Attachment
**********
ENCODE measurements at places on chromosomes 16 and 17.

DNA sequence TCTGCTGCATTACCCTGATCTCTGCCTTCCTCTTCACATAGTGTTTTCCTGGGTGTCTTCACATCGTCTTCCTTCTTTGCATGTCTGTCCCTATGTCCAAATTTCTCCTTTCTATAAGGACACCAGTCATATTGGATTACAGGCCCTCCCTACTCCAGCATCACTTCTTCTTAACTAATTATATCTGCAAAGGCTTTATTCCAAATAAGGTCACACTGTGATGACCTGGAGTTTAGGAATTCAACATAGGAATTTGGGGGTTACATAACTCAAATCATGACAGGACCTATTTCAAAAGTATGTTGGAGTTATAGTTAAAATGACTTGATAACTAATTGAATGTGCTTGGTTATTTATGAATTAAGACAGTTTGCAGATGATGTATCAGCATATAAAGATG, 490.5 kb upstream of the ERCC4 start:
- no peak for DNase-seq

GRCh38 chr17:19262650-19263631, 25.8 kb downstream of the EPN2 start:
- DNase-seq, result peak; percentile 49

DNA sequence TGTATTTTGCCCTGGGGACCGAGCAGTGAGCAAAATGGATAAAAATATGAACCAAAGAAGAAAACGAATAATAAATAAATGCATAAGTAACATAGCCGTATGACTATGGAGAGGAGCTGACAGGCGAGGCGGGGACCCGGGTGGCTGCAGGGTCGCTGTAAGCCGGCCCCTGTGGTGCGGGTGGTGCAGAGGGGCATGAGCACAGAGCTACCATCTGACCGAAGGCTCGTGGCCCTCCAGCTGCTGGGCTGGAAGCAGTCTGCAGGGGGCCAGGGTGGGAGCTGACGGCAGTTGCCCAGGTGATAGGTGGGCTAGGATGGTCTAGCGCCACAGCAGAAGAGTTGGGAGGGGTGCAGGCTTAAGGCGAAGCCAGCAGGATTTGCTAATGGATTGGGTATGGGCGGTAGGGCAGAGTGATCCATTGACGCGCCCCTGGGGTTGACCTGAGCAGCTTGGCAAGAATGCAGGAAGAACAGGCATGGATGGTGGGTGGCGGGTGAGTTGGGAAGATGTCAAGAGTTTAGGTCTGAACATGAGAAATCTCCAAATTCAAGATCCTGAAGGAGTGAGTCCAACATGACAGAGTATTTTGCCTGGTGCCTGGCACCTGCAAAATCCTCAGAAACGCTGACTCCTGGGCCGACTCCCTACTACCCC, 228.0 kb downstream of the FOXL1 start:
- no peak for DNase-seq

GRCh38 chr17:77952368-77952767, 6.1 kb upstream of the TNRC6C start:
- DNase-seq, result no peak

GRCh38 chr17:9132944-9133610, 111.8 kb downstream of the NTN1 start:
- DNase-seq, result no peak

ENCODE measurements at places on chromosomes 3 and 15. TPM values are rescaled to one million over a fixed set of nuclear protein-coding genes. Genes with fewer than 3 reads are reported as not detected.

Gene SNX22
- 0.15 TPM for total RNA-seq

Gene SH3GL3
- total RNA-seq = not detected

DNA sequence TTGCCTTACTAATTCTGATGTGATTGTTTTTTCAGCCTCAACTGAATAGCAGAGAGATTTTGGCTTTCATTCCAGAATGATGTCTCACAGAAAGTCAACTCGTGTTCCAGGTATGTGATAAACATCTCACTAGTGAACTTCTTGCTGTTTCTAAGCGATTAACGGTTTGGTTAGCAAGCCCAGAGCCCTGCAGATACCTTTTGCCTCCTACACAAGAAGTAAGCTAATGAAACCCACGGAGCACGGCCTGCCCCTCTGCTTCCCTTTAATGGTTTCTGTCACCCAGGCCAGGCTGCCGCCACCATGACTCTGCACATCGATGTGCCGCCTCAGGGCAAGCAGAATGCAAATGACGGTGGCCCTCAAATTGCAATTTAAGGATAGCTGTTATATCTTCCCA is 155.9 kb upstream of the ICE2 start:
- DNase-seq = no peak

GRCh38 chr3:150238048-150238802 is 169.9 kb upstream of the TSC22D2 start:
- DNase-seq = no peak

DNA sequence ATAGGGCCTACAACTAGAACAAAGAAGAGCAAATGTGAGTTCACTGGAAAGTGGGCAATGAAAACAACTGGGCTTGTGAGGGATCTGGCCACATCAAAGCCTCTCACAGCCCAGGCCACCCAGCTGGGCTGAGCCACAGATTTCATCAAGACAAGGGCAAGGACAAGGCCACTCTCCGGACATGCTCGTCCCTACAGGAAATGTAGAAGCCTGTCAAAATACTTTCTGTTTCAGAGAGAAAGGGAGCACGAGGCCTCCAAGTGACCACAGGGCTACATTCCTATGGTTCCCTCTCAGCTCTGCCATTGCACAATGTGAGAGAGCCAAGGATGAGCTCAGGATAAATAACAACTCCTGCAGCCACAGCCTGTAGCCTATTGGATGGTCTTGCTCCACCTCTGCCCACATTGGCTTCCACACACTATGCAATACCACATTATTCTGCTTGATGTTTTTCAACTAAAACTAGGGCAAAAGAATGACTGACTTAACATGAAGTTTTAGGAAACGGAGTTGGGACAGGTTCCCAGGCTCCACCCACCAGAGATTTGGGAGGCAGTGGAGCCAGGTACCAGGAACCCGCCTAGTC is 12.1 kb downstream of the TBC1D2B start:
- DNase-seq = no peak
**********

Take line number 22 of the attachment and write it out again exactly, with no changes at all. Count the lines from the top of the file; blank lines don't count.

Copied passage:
- DNase-seq = no peak